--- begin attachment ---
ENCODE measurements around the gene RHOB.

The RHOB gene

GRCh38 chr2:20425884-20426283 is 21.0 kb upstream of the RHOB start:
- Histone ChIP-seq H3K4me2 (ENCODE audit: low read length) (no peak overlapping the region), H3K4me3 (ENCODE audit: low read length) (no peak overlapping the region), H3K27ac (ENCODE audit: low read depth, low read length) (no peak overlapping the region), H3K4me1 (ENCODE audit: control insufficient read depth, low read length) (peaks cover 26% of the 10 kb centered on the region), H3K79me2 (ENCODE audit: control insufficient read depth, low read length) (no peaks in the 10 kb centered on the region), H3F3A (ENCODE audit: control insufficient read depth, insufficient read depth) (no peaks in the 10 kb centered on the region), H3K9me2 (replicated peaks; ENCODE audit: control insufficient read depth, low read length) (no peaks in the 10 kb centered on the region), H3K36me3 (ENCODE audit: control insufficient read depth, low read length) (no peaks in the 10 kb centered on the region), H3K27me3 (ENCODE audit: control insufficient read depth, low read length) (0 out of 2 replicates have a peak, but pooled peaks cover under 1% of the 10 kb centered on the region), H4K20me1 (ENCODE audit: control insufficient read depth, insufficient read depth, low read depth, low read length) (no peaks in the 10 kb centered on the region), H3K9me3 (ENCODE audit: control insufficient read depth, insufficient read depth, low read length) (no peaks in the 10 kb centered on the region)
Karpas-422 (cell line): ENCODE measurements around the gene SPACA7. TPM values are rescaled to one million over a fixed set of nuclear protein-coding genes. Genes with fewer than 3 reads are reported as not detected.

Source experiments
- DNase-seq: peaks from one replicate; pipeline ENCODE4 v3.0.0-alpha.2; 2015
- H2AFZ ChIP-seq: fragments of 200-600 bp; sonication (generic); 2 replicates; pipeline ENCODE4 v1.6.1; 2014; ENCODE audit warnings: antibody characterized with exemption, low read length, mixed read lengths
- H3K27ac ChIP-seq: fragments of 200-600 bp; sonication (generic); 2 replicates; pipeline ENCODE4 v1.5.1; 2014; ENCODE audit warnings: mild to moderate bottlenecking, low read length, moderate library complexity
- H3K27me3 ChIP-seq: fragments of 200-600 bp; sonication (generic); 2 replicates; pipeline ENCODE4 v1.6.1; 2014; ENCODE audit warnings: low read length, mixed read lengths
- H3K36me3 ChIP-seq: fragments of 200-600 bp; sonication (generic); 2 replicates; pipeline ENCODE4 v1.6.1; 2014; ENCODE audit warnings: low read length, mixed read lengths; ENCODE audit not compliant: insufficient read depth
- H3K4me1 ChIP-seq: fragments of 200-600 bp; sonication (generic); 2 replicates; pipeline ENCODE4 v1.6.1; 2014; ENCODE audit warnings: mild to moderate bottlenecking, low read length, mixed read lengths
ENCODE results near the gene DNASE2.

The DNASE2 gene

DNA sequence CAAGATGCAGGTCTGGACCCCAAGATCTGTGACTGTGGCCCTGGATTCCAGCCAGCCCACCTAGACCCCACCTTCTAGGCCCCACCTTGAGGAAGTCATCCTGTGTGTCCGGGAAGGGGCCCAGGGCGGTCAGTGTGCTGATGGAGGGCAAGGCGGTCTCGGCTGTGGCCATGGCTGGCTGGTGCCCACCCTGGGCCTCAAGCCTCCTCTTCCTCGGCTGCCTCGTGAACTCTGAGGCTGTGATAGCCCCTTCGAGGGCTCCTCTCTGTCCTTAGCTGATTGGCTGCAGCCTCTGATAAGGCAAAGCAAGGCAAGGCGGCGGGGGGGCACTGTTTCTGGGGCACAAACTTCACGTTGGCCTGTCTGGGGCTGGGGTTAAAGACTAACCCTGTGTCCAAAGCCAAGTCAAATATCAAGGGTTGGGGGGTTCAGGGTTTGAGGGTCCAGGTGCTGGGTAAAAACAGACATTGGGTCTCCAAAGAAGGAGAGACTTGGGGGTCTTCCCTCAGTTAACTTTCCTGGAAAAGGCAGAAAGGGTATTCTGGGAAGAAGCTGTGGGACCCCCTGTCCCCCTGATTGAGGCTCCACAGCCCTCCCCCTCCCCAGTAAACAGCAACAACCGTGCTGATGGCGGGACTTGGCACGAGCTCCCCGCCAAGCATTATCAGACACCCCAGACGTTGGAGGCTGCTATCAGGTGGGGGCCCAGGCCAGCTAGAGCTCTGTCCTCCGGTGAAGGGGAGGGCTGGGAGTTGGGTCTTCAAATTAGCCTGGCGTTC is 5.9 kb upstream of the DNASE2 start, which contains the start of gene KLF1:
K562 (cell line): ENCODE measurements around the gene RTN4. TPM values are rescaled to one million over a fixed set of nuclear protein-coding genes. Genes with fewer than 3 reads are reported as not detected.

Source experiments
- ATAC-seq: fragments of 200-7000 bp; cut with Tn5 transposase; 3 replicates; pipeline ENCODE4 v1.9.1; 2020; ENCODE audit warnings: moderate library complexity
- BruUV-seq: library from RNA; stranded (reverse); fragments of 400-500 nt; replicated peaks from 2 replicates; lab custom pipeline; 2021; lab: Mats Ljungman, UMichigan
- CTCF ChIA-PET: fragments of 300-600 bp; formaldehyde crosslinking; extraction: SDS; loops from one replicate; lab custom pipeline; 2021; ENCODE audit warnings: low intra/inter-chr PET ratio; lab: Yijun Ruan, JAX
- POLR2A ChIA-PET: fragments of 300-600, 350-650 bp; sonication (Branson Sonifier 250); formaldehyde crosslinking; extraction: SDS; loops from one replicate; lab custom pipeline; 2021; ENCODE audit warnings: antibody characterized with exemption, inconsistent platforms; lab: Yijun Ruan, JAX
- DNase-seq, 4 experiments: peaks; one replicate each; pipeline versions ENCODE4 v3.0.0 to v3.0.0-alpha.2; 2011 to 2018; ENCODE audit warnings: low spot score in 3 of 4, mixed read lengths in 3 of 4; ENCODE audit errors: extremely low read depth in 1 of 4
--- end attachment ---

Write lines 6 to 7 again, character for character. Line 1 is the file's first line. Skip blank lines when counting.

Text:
Source experiments
- DNase-seq: peaks from one replicate; pipeline ENCODE4 v3.0.0-alpha.2; 2015